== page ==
This is worth an answer. For a long time I for one have been willing to let Alan Moore off the hook, arguing that his barking mad beardie-weirdie-ness is merely a postmodern retreat into subjective reality. Nowadays, I would leave out the "merely", note that subjective reality isn't reality at all (and that such a retreat is more damaging than it seems), and observe that there is probably a direct line between Moore's theology in "Dialogue: From Hell" and Sim's later loonie-tunes theologising about a divinity that is neither Light nor Void but instead - whatever it is that Sim thinks is the nature of God. In that light, Sim's preface to the reprint of "Dialogue: From Hell" in Portrait of an Extraordinary Gentleman can be seen as a sort of theological father-killing.

But those are just off the cuff remarks. To consider Andy's question, and that of the balance between an artist's crackpot ideas and the genius of that artist's work in any more thorough way, I'd have to catch up with Cerebus and read Alan Moore's work and pronouncements more extensively. This will take time, but I think I will do it anyway.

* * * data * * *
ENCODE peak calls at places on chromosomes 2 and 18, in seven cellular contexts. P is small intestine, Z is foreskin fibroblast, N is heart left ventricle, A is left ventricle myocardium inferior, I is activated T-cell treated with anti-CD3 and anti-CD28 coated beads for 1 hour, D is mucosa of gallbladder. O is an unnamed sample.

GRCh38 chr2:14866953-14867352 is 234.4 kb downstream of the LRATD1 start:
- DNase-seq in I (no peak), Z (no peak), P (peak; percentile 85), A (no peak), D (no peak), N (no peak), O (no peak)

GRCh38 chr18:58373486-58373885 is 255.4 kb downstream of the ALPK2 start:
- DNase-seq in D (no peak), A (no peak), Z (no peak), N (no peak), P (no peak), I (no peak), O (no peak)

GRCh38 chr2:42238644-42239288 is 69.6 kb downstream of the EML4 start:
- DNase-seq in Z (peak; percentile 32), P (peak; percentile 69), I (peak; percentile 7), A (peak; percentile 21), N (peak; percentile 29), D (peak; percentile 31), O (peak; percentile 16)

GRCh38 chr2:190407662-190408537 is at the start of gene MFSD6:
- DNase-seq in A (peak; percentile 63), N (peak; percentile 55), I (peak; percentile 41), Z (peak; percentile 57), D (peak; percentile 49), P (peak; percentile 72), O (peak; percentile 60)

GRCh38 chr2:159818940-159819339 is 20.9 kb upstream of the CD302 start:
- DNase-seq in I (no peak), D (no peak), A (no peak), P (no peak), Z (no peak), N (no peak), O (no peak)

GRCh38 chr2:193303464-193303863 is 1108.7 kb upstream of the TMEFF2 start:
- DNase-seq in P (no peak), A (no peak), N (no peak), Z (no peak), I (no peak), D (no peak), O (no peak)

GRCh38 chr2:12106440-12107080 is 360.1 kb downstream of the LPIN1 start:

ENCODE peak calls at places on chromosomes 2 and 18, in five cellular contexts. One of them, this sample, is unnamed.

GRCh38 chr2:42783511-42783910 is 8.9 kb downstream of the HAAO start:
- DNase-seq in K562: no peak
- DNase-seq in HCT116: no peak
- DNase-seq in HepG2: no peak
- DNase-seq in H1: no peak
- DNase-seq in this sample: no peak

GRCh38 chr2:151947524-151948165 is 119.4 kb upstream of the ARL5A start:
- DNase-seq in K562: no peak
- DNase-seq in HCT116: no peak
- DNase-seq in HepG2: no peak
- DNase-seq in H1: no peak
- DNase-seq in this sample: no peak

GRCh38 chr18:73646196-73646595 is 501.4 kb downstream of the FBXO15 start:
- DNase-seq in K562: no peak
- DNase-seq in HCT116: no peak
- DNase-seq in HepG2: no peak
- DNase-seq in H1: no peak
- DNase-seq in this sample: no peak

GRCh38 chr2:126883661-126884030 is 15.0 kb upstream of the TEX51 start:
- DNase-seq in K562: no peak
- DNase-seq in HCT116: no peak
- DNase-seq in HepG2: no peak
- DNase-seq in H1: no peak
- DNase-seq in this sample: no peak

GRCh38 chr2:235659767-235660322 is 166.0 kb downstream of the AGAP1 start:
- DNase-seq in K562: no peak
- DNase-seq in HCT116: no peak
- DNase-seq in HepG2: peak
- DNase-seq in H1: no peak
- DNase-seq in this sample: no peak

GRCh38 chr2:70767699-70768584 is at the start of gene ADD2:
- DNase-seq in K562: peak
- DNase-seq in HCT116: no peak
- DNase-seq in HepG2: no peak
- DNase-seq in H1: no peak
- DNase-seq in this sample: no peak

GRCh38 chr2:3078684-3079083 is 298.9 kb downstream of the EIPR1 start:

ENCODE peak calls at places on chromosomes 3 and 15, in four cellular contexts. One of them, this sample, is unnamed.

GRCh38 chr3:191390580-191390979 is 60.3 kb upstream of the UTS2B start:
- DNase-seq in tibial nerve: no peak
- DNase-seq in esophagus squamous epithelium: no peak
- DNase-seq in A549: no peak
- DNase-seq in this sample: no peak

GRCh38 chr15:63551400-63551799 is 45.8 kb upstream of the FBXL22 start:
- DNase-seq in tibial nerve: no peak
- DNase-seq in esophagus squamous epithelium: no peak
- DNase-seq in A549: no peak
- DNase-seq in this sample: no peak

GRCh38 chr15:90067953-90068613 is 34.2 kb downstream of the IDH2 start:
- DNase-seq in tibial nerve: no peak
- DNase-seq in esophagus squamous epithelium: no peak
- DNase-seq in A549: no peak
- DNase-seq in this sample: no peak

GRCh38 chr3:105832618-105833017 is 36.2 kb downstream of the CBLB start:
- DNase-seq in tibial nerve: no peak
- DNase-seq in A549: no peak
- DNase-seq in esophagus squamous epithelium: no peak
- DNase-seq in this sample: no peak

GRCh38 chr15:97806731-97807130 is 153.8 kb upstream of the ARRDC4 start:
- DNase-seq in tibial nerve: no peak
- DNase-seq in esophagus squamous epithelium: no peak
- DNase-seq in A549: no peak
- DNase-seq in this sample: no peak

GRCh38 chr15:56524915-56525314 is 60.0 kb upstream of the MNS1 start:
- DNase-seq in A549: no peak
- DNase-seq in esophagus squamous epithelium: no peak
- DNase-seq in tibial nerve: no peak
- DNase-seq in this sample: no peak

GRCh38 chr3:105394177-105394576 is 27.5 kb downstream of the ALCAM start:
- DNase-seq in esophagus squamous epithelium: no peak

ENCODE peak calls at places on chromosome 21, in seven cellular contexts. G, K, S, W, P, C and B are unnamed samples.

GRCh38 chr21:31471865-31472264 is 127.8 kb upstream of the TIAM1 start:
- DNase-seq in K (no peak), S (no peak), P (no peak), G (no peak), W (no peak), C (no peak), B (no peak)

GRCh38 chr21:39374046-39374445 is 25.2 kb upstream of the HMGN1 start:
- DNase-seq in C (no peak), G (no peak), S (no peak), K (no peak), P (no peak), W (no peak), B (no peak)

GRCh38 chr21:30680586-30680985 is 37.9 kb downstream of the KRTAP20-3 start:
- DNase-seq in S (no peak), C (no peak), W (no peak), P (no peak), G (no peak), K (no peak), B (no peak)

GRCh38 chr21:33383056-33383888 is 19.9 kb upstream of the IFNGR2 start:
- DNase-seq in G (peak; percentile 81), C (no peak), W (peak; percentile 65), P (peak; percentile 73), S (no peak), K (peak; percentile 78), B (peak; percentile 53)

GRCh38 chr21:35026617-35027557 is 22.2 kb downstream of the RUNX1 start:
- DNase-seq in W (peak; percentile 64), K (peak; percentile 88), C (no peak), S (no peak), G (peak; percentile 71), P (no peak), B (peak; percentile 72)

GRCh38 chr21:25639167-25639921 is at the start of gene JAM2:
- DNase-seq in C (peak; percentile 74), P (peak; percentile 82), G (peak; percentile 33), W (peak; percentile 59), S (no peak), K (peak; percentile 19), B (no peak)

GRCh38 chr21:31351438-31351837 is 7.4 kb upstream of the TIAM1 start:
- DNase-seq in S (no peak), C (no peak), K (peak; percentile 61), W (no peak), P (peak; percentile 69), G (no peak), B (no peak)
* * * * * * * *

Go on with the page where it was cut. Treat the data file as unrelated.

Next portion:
[Update: I have now started reading Latter Days. It's much better than I'd expected - even the bad, nonsensical bits are still pretty readable.... right up to the point where the little grey bastard starts commenting on the Torah. I will probably have to revise some of what I've written above in the light of what is said in that section, and the notes in the back of the book, because it's turning out a bit different from what I'd inferred from the commentary on Sim's ideas on the Internet.]